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Obsidian’s 13 Favorite Horror Movies to Watch During Samhain & Halloween

Halloween and Samhain have always been some of my favorite times of the year.  The trees and plants are beginning to prepare for winter.  The weather turns cool and crisp, at least hopefully it will since that’s not a guarantee in the American south.  

When the weather starts changing and the autumn vibes start to take hold, for some reason it feels like the perfect time to kick back and watch some horror movies.  

So, I present to you some of my favorites that I frequently visit around this spooktacular time every year! 

PS: This list is in no particular order, and I tried to put some less predictable entries into this list.

Halloween (1978)

Not only is this one of my absolute favorite movies to watch during the Samhain season, but it’s also one of my favorite overall movies.  This movie sets the standard, in my mind, for what makes a great slasher film.  This film establishes a foundation for the genre while not taking things over the top like many of its predecessors. 

For example, there is very little gore in this movie.  It’s truly scary in more of a conceptual way.  The central antagonist of the film is incredibly ambiguous and is even referred to as simply “The Shape” in the closing credits.

Trick r Treat

I remember when I worked at Blockbuster and the movie 300 came out on DVD.  One of the big selling points was that it contained the long-awaited trailer for a movie called “Trick r Treat.” 

I remember watching the trailer and being absolutely blown away.  A few years later when the movie itself was released on DVD, my expectations were far exceeded.  I turned to Aurora Moone and said, “oh we are watching that again!” 

This movie is centered around several small stories that end up being interconnected revolving around happenings in a small town on Halloween night.  The central character is Sam who acts mostly as an observer of the going ons and almost like an enforcer of the rules of All Hallows Eve.  This is a super fun movie and usually the one that kicks off the season for me.

Sleepy Hollow

I grew up on The Nightmare Before Christmas and Beetlejuice so naturally, I gravitate toward Tim Burton films. (Yes, I know NBC wasn’t directed by Tim Burton). 

So when I was old enough to watch Burton’s adaptation of the Washington Irving classic, I was instantly hooked.  I’m pretty sure I wore out my original VHS copy from watching it so many times.  While it’s highly stylized like any other Tim Burton film, this one feels the most grounded in a believable reality, other than maybe Big Fish.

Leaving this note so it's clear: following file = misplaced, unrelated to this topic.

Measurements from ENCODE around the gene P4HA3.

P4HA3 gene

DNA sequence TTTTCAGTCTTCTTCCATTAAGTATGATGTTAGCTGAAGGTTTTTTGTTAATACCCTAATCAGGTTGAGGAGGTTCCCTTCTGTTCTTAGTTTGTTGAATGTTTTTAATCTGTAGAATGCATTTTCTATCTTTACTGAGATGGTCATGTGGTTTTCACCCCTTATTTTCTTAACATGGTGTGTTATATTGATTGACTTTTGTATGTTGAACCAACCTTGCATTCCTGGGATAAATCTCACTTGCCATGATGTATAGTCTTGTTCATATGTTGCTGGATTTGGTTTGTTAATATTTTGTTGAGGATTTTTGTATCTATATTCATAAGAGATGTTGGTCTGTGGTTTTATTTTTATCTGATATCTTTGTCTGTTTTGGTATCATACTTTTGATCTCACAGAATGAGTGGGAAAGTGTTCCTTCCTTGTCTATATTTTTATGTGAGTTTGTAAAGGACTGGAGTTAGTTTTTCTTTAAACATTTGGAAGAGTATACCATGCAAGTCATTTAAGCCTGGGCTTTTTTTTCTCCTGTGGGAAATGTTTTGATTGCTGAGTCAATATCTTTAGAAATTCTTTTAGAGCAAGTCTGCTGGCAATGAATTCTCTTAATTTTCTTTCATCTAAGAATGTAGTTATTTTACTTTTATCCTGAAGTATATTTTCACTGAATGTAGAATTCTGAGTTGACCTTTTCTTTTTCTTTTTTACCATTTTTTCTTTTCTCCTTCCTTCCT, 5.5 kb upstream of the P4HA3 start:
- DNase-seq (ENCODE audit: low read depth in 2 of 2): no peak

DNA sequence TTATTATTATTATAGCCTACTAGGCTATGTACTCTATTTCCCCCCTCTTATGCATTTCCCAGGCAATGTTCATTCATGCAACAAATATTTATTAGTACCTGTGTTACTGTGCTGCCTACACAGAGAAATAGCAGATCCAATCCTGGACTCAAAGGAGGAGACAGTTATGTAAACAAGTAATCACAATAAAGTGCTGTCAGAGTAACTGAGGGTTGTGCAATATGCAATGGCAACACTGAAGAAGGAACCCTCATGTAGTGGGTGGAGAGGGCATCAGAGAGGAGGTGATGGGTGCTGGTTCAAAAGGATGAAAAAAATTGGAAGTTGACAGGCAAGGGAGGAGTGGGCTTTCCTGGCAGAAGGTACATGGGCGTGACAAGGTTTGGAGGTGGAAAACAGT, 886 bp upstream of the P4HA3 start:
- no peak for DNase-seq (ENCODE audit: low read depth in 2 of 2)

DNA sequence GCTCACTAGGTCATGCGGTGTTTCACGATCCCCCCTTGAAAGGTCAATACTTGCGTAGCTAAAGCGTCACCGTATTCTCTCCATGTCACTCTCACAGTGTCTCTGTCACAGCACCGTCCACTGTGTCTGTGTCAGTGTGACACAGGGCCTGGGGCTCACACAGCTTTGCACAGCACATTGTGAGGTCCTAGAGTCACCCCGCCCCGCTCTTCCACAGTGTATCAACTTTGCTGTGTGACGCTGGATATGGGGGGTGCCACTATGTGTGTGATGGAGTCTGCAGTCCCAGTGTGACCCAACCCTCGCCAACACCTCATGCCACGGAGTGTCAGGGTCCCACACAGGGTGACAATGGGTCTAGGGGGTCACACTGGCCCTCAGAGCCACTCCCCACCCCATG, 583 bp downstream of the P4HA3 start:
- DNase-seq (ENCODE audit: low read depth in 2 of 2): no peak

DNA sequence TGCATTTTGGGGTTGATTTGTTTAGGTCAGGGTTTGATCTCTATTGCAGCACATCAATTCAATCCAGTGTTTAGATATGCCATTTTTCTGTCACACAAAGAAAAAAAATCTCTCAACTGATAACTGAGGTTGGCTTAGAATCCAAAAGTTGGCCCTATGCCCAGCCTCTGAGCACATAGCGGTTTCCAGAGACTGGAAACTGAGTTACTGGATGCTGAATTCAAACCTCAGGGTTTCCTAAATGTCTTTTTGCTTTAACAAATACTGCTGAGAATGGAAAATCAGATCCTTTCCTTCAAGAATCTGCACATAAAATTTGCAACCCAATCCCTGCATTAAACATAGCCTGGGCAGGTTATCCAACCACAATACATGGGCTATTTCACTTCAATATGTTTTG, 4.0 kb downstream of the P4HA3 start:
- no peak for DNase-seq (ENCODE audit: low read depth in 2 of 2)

The Conjuring

I mean, who doesn’t love a good haunted house/ghost story movie?!  James Wan takes the real-life events of Ed and Lorraine Warren’s case of the Perron family haunting and turns it into a really interesting visual journey. 

For many, including myself, this was the first encounter with the story of the Warrens; it does a fantastic job of building and developing characters that you truly care about and want to see them make out of their situation. 

While the Warrens were very outspoken against the occult and witchcraft (understand that at that time there wasn’t a lot of available information so it’s understandable to an extent) I still find the films of The Conjuring universe very enjoyable, particularly the first two Conjuring films.

The VVitch

If you are a fan of horror films that are incredibly atmospheric and artistic, you probably know the works of A24.  If not, definitely check out this gem. 

This film centers around an outcasted puritan family that finds a new home and quickly begins dealing with strange happenings that continue to escalate and fragment the family at its core.  One of the most interesting pieces of the film is the period-accurate clothing and dialogue.  

As a bonus, if you are a fan of metal, particularly doom metal, this movie is really fun to watch on mute while listening to Bell Witch’s masterpiece song Mirror Reaper.

IT (2017)

I’ve always been a fan of the original Tim Curry version of IT, but once this version came out, I became obsessed with the story of the Loser’s Club and their battle with the entity known as Pennywise the Dancing Clown. 

This adaptation of Stephen King’s novel does a great job of crafting a very modern take that keeps a lot of the same ideas of the original story but creates an appeal to fans of stories like Stranger Things.  I’m not the biggest fan of IT: Chapter Two but that’s an entirely different rant.

House of 1,000 Corpses

This movie has the biggest potential to be a bit touchy for folks reading this list who aren’t huge fans of horror movies.  Rob Zombie’s first adventure into film is incredibly polarizing.  If this movie came out today as opposed to when I was a teenager, I’m not sure I would like it as much as I do because this is a very nostalgic film for me.  There were several years where my best friend and I kept this DVD on repeat.